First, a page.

This month, Namibia will pause to celebrate the life and legacy of John Ndevasia Muafangejo with Namibian Arts Association and JMAC.
John Muafangejo, Namibia’s most acclaimed artist gained recognition in the 1970s through the Anglican Church and later the Arts Association of Namibia, with bursaries to study art in South Africa. The Arts Association of Namibia (AAN) continued to support John Muafangejo by hosting exhibitions of his linocuts at its space and by including Muafangejo in international biennales and art competitions during the Apartheid era in South Africa and Namibia.
In 1988, shortly after his death, the AAN was one of the key agents to establish the John Muafangejo Art Centre (JMAC). In recent years, the John Muafangejo Art Centre launched the Muafangejo Season in an attempt to raise awareness for the contribution and role of John Muafangejo in arts and also for his political views. The Season of Muafangejo builds on the concept of Muafangejo as a sensitive recorder of the issues of his time, for which 18 of his works were selected for its social and political commentary.
In partnership with JMAC and the FNCC, the Namibian Arts Association is hosting the Season of Muafangejo from 15 to 26 October 2018 at the Franco Namibian Art Centre. The season comprises fresh approaches and interpretations by Actofel Illovu, Betty Katuuo, Haymich Olivier, Nesindano Namises, Ama Uris, Sam Matengu, Vilho Nuumbala, Julia Hango, West Uarije, Ashwyn Mbiri, Perivi Katjavivi and Joel Haikali. This interactive show aims to view Muafangejo in light of the current socio-political landscape, through the lens of a younger generation of artists and activists.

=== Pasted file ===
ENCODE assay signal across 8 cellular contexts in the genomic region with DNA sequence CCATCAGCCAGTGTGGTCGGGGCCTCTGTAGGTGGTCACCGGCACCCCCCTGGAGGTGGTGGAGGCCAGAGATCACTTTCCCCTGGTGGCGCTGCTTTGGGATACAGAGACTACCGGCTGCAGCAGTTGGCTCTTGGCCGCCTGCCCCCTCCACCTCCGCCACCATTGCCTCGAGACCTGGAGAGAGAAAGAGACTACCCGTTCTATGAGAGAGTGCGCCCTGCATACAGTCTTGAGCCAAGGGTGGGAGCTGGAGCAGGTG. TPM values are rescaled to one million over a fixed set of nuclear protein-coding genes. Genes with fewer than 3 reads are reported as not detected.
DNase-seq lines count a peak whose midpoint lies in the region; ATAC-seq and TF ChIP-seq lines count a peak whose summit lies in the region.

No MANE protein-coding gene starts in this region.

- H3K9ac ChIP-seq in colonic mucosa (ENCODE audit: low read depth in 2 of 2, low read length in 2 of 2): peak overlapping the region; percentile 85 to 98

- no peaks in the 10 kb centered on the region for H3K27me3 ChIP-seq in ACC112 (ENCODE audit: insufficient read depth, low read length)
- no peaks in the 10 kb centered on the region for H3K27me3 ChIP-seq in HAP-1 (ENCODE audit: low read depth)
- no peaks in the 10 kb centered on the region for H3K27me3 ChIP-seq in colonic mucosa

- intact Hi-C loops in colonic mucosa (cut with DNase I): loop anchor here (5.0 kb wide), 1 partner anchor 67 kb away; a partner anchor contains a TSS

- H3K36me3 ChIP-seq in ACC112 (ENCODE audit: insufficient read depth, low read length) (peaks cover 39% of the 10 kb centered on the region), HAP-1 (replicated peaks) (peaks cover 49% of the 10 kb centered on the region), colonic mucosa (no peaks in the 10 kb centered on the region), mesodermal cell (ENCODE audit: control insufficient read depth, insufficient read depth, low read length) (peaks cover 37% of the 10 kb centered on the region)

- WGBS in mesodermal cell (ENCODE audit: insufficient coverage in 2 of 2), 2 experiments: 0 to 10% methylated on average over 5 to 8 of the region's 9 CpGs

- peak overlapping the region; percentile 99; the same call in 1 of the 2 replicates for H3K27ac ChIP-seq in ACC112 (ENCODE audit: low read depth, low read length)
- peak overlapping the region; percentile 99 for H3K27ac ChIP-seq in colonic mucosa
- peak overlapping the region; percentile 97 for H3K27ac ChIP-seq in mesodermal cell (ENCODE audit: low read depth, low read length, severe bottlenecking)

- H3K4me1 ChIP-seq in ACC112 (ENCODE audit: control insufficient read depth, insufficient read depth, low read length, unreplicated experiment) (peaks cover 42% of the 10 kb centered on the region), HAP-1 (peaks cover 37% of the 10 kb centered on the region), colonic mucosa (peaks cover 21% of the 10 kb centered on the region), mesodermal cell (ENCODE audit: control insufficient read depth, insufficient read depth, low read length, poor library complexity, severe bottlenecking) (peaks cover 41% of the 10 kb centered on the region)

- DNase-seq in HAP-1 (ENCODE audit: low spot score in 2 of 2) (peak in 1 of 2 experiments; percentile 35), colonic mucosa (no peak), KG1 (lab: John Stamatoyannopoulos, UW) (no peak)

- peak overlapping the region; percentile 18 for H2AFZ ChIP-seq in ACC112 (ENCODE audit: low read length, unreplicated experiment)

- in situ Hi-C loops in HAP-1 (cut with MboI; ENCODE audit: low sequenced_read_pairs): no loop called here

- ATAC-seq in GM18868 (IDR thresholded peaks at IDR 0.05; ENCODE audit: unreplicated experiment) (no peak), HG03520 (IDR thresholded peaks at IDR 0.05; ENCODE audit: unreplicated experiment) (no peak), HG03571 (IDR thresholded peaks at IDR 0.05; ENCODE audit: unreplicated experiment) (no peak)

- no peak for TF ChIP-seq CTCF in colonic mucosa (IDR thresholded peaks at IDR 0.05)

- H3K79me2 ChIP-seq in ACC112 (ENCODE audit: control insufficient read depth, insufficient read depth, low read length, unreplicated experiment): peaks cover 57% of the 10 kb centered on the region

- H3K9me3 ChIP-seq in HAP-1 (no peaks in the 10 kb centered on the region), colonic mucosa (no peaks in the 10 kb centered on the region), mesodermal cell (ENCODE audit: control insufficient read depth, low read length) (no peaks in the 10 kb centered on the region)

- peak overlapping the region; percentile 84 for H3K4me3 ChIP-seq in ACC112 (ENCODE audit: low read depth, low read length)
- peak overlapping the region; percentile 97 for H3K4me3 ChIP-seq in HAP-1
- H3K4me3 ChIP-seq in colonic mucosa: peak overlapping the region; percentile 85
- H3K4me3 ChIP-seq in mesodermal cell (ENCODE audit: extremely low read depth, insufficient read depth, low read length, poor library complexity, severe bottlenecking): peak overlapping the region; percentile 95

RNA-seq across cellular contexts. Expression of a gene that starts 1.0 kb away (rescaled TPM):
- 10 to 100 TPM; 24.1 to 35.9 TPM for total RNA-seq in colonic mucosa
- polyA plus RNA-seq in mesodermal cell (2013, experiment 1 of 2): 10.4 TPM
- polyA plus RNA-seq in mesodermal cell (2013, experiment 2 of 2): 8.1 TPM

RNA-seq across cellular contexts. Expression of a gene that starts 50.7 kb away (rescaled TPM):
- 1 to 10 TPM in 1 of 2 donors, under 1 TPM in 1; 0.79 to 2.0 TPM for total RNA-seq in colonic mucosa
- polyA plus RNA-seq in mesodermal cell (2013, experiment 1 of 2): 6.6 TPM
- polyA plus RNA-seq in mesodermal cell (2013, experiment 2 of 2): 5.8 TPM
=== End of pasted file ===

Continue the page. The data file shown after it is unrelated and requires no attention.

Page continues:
Art historian, Adelheid Lilienthal noted that though the committee of the Arts Association supported and encouraged the artist in many ways, Muafangejo must have felt the prevailing reservations about his art in a cultural community that favoured landscapes and wildlife art produced by European artists in realistic and impressionistic forms.
John Muafangejo’s concern, in contrast, was the life and fate of his own Oshiwambo, Kwanyama people, especially their social and personal conditions and interactions, the political situation of apartheid in South West Africa, and the impact of war which was in conflict with his religious and personal convictions regarding love, friendship and reconciliation.
Elize van Huyssteen, curator of the Season of Muafangejo envisages creating awareness for the continued plights within society, against the violations of human rights through live performances, screenings, panel discussions, art making and workshops.
An official opening of Muafangejo Season 2018 by Nangula Nanyemba will take place on 15 October 2018 at 6pm at the Franco Namibian Cultural Centre. An exhibition of Muafangejo’s works will be up at the FNCC until 26 October 2018. On 18 October 2018 a panel discussion on activism and an analysis of Muafangejo’s art will take place. Three printmaking workshops will take place on 20, 23 and 25 October 2018. Throughout the week, live dance, poetry and film screenings will take place as well. Let’s celebrate our legend and invoke our future.